Source Comics and Games usually does a stiff business on Saturdays. But this weekend, owner Bob Brynildson is bracing for hourlong lines outside of his Roseville shop.
"I hire additional staff for security because it’s impossible to keep an eye on everything going on," Brynildson said, adding it might take about three hours to get through the store.
So what's the deal? Those additional customers will be queuing up for the 15th annual Free Comic Book Day, an industry holiday and celebration of comic book culture. This year, over 2,300 participating stores will give away an expected 6 million free comic books, according to Time.
Michael Harmon, the general manager of Hot Comics and Collectibles (which has locations in Richfield, New Hope, and Jordan) said it is "without question, our single best sales day of the year."
It's a chance to draw in new customers
Minneapolis' Mead Hall Games hopes to reel in some new blood. Compared to industry veterans like Hot Comics and Source, the 4-year-old Loring Park store is relatively new, but manager Eric Haugen says his shop still sees an uptick in business from Free Comic Book Day.
"It’s definitely a good way to attract people that aren’t your regular people, or your regular subscribers that come in." Haugen says of the event. "So if maybe people haven’t been to our store, they get their free comic books then and we can be like 'Hey, we have a bunch of other stuff here that you might want to come back for again some time.'”
Founded in 2002 by Diamond Comics, the world's largest distributor of comic books, Free Comic Book Day has grown into an international campaign. In addition to titular giveaways, many comic book stores will use Free Comic Book Day as a launch pad for other events and promotions to try and draw in new readers and casual customers.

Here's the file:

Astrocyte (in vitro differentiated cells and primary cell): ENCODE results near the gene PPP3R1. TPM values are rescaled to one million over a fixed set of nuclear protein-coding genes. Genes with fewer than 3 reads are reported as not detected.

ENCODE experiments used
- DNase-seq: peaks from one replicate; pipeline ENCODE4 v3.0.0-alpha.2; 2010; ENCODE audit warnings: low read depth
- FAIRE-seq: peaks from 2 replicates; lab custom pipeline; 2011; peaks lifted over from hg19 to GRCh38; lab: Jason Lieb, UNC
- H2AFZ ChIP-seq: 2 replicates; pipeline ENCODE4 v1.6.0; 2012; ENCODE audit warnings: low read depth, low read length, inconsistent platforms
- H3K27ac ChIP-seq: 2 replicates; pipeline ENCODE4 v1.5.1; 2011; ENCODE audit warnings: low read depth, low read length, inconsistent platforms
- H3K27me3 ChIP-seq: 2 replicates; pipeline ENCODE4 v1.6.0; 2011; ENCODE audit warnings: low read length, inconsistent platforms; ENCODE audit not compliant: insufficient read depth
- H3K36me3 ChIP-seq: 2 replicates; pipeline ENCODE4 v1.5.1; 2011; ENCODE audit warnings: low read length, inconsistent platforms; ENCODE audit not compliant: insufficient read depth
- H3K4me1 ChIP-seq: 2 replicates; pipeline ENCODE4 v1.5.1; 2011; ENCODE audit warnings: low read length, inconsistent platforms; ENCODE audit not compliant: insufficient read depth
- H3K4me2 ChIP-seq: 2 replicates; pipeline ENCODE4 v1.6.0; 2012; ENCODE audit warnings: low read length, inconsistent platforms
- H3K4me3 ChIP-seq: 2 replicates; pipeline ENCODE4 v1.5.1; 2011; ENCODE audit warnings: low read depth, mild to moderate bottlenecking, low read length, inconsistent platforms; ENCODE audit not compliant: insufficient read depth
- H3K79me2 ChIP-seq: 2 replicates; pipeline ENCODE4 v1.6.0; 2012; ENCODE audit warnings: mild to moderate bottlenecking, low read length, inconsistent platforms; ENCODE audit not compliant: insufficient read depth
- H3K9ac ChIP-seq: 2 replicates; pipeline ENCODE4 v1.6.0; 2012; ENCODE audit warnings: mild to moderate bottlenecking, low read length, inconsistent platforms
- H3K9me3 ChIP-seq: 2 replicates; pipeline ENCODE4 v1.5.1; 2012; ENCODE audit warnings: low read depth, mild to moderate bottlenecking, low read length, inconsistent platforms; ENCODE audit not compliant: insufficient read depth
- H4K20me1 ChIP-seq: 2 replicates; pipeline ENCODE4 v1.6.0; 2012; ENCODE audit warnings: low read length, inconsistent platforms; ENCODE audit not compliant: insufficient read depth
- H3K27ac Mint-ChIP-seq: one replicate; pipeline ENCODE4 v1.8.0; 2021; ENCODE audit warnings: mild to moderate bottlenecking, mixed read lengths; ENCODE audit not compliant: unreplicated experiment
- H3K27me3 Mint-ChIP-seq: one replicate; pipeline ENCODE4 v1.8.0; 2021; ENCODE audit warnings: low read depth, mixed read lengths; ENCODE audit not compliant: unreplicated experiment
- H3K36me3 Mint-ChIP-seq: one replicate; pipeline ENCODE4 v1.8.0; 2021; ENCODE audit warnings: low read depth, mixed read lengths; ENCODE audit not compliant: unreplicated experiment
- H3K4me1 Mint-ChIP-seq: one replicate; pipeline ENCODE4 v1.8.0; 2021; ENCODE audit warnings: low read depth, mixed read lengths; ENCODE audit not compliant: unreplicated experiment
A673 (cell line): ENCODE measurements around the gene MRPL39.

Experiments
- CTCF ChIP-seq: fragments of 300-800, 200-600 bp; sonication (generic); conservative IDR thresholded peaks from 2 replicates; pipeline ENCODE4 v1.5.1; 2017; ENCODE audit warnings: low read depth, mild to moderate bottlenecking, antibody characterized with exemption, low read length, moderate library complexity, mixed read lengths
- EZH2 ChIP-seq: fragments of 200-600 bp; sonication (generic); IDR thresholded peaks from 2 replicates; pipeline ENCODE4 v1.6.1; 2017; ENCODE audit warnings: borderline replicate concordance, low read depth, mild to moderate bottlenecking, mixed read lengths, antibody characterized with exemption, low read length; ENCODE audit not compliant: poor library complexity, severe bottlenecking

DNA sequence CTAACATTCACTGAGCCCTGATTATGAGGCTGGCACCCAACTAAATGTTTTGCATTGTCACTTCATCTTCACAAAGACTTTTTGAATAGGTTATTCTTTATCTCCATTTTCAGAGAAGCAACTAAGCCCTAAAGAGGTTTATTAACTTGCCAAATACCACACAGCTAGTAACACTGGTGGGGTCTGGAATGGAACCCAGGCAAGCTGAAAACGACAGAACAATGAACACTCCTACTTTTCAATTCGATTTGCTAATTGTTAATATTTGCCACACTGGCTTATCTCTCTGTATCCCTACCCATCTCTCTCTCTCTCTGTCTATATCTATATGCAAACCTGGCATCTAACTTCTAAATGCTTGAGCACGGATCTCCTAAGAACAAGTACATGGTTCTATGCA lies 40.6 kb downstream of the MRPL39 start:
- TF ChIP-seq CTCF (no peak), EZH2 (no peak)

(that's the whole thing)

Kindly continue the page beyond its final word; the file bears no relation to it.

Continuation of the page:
"It’s a day that gets the word out about comic books, it gets people excited about them, and it hopefully brings in some new readers," Harmon said.
His Hot Comics holds a storewide sale, and also hosts child-friendly events like sketch artists and a kid's drawing contest.
"Our key demographic is still mostly folks in their 20’s and 30’s buying for themselves, but we do see a noticeable increase in kids and families in general coming in," Harmon said of how his customer demographic shifts that day.
Source meanwhile is promising each customer a bag of free comic books rather than just a single issue, and divides their giveaways into "Adult" and "Child" varieties.
"You don’t want your 5 year-old seeing somebody’s head coming off," Brynildson said, chuckling.
So is it worth it?
That bump in business is definitely a boon to brick and mortar stores, but according to Brynildson, it doesn't come for free.
"If you put the event as a single day, you’re probably not looking as good as you’d hope to be because the expense of comic book day is enormous." Brynildson explains, " I pay for those free comics, they’re not free to me. The shipping alone is $1000."
He says it's helpful that major brands like Marvel and DC use Free Comic Book Day to kickstart new series that will keep customers returning.
And all three shops said in the end, the benefits outweigh the expenses.
"What we want is two or three new customers," said Brynildson. "If we get them then the event will pay for itself over the year."